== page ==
The ability to capture microorganisms (usually bacteria and fungi) that could benefit agriculture is not new, but it has recently gained a lot more momentum. In the pursuit of cleaner, greener and low carbon farming, many companies are now ramping up production and marketing microbial products as a replacement to synthetic fertlisers – in many cases though, these microbial products can be readily made on the farm by the farmers themselves – and for a fraction of the cost.
In this webinar recording, presenter Mark Tupman from Productive Ecology discusses how to culture and utilise certain microbe groups on farm as a cost effective means to improve crop health and nutrition. They include compost/vermiculture extracts, facultative anaerobe bioferments, and broad spectrum rhizobia and mycorrhizal inoculants. Mark also covers how these DIY user-friendly microbial cultures can be made and used on your farm with readily available materials and equipment.
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WHO IS MARK TUPMAN?
For over two decades Mark has been active in the fields of organic/biodynamic production, permaculture, sustainability, agro-ecology and holistic management and in between times managed an orchard, animals and food gardens on his own property. Through his business, Productive Ecology, Mark provides consultation and education & training in the establishment of integrated living production systems. In addition to his consulting work, Mark works as the horticulture project manager at the Witchcliffe Ecovillage development & more recently as a project consultant to the Lower Blackwood LCDC.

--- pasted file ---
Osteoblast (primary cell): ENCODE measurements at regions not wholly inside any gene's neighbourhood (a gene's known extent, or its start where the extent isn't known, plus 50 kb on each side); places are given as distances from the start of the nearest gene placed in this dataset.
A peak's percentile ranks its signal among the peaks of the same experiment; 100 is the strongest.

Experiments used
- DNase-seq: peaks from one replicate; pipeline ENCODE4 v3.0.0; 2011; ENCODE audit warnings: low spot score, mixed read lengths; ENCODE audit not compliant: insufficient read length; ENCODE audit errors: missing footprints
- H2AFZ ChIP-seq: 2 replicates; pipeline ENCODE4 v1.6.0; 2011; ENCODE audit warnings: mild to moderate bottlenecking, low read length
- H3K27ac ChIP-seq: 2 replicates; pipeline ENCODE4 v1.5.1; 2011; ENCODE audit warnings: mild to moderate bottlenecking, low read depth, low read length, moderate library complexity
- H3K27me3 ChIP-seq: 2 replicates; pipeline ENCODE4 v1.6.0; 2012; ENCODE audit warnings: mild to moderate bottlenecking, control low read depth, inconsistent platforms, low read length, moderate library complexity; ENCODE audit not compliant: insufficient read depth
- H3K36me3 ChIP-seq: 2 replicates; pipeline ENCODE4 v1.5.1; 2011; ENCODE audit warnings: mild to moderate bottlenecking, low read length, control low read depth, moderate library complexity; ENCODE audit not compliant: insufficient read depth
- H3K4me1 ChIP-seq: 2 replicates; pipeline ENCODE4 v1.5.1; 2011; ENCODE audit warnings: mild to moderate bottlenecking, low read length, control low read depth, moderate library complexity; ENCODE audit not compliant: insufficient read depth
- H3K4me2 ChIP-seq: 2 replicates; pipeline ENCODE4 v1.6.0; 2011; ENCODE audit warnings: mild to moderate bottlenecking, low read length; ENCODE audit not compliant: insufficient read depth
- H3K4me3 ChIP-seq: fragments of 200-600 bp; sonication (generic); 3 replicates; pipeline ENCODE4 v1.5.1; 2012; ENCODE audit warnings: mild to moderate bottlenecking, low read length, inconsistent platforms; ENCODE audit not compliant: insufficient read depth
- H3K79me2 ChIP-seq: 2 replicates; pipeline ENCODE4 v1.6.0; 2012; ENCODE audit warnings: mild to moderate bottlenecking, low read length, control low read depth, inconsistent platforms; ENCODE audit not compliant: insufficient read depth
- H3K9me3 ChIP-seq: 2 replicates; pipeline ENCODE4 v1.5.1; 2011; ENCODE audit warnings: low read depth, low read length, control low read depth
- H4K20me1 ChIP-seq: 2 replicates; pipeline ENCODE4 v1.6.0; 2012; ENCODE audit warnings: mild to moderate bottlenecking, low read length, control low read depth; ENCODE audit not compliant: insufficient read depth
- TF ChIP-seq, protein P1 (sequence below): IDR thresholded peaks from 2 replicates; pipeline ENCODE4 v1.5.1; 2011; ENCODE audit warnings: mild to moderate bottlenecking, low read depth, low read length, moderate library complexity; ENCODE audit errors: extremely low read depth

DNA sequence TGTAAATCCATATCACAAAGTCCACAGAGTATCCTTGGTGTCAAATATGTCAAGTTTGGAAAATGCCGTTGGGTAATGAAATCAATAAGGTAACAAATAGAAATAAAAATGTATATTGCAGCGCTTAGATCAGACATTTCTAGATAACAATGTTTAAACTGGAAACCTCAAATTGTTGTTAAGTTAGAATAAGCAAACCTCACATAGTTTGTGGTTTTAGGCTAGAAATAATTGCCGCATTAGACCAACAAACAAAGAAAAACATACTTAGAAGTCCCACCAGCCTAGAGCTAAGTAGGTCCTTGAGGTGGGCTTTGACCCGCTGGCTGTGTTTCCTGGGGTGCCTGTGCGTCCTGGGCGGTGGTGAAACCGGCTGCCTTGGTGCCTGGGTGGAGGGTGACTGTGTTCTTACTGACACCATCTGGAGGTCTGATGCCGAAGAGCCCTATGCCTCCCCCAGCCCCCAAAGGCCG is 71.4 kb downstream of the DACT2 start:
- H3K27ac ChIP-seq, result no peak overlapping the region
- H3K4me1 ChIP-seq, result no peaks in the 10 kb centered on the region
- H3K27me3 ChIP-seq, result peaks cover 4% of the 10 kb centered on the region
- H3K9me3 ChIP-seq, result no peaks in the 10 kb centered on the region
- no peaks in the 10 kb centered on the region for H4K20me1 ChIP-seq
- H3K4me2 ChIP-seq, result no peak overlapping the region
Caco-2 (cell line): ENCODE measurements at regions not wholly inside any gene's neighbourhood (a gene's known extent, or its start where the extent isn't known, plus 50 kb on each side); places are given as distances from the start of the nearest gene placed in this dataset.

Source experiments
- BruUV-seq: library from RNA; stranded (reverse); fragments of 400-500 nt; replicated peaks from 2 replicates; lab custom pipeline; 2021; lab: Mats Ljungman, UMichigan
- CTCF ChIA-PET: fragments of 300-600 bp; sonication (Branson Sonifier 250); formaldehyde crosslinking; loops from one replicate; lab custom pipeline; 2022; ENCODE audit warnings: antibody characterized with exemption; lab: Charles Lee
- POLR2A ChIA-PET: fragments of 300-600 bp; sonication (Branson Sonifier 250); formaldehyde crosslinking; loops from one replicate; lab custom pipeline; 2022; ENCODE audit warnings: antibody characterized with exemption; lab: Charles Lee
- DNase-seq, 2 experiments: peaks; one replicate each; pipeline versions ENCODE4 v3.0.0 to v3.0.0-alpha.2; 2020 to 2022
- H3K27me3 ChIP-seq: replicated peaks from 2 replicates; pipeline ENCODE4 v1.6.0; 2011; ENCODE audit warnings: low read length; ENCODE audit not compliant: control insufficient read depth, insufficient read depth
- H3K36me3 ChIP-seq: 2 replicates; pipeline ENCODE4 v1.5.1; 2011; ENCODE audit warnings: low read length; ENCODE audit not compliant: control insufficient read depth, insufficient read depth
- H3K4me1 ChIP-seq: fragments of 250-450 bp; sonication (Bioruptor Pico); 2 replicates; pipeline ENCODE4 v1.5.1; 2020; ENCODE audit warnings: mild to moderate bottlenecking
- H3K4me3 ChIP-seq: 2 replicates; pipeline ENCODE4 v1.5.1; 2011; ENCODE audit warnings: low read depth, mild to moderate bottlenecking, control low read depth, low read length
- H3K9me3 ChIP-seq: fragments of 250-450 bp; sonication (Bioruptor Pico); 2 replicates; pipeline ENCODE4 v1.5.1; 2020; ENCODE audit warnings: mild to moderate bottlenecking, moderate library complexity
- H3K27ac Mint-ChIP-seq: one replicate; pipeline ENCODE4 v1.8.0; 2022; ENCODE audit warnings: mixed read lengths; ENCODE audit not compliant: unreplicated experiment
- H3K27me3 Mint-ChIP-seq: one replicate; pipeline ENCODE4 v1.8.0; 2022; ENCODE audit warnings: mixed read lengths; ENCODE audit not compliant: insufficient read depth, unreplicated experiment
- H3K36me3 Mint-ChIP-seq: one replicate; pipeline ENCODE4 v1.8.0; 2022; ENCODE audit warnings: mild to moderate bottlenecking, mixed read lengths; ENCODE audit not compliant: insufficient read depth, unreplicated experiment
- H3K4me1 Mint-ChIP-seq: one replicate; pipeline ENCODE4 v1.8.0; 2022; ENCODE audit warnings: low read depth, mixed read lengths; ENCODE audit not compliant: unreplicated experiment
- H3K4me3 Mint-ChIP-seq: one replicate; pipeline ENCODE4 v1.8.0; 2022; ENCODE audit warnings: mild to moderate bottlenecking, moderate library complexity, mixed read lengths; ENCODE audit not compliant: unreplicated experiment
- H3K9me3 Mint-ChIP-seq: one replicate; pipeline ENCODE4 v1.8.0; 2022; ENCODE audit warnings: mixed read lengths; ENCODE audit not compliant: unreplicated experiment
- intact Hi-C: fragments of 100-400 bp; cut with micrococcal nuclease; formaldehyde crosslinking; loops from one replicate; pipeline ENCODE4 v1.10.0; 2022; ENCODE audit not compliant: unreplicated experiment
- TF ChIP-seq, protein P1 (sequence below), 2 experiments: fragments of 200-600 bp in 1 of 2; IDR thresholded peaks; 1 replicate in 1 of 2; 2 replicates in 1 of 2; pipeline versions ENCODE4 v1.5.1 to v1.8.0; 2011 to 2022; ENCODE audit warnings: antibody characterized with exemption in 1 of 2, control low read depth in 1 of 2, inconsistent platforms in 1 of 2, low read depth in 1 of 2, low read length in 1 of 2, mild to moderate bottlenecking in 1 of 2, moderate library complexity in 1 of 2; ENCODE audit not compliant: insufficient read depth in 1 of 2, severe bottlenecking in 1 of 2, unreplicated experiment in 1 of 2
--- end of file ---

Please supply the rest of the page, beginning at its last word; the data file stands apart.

This webinar formed part of our project Talkin’ After Hours – the Lower Blackwood Online Community Forum & Information Hub’. The goal of the hub is to enhance our local farming community’s capacity to connect and engage with each other – sharing knowledge, skills and practices that build a community better prepared for, and more resilient to, the impacts of climate change.